Leveling the playing field so that it balances evenly with democratic governance based on voter accountability is a good thing for everyone, regardless of the partisan politics that tries to tilt towards authoritarianism.  Registration alone just signs up all of the players.  It doesn’t put them into the game.  An Oregon political scientist found that despite the 5% increase in that state’s registration, the “turnout effects were relatively modest” with about 30% of the new registrants voting.  New registrants who enroll after aggressive outreach and registration campaigns tend to vote in higher percentages than the rest of the population, but the Oregon figures seem to indicate that default auto-registrants are less motivated, so their participation would more likely be triggered by the campaign.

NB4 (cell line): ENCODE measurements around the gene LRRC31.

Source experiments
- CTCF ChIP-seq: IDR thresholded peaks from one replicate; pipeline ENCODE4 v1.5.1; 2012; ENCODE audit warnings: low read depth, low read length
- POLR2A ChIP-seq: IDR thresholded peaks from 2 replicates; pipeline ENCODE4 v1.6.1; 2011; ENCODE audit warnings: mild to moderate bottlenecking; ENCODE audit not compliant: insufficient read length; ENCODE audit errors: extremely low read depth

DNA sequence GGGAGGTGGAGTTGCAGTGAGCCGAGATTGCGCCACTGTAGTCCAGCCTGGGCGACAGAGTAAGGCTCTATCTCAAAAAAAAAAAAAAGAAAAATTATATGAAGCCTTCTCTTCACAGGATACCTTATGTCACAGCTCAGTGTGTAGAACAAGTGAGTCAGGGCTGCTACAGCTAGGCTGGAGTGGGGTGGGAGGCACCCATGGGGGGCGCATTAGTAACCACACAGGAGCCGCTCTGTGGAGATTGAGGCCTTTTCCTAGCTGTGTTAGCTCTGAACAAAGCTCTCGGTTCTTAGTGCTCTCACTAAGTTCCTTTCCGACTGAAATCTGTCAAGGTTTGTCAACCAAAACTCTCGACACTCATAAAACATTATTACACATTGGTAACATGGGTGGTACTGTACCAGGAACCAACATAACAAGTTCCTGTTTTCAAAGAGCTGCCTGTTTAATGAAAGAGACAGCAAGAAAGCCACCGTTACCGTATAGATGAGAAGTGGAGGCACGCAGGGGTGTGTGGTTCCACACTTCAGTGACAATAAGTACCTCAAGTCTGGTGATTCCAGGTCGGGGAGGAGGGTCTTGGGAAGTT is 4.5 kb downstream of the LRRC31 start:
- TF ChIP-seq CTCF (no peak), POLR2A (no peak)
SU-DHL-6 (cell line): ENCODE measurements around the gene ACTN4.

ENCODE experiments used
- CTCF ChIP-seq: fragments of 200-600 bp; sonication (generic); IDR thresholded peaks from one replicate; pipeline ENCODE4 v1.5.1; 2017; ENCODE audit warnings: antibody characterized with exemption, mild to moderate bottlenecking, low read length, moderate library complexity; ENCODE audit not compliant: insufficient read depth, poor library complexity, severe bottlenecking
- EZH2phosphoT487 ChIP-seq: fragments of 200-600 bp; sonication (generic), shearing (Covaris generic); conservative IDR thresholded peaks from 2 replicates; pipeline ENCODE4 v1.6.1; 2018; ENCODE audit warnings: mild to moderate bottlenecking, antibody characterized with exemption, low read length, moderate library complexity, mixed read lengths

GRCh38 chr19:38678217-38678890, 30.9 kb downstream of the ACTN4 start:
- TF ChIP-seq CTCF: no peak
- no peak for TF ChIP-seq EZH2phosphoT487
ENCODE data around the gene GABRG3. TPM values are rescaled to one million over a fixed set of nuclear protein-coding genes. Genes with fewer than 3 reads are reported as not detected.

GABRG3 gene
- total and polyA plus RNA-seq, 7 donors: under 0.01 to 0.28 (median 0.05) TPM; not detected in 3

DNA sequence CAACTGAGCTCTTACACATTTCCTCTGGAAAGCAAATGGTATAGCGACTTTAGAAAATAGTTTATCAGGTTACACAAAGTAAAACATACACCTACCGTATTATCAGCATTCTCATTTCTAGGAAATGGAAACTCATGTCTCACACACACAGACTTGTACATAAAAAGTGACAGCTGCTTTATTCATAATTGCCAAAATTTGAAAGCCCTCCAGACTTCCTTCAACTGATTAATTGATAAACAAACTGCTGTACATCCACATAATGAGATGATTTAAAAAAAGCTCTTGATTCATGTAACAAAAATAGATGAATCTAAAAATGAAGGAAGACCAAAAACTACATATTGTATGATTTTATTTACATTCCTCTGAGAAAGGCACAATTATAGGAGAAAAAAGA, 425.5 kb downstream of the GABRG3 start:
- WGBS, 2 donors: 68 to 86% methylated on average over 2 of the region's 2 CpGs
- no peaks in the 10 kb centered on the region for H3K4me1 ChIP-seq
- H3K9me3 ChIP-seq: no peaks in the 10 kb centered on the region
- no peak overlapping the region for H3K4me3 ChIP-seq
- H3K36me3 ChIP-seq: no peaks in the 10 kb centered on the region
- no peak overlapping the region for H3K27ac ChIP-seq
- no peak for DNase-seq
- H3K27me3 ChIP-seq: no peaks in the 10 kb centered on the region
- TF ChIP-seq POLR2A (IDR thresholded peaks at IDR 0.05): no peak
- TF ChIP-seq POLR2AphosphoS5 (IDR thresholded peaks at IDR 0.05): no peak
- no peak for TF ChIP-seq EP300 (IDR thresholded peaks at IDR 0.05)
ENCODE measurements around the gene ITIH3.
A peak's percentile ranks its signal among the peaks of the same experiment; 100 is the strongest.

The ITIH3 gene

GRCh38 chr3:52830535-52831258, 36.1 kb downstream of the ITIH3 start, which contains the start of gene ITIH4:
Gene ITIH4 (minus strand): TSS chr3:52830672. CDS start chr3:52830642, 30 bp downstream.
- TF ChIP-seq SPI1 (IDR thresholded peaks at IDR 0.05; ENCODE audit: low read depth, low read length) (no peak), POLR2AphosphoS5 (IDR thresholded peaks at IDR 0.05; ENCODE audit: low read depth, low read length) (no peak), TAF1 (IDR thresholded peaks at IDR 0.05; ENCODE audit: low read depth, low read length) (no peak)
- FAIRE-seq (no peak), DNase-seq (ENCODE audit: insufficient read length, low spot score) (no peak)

Voter registration periods for the mid-terms in many states like Arkansas, Mississippi, and Louisiana for example are now over, so the real push now has to be to get people out to vote.  Community radio stations are being encouraged to run GOTV public service announcements in regular rotation to keep the election date and the importance of voting in front of citizens.  For the next month this needs to be a constant push.

How could that be a bad thing?  Let’s get it done!

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Mind the Base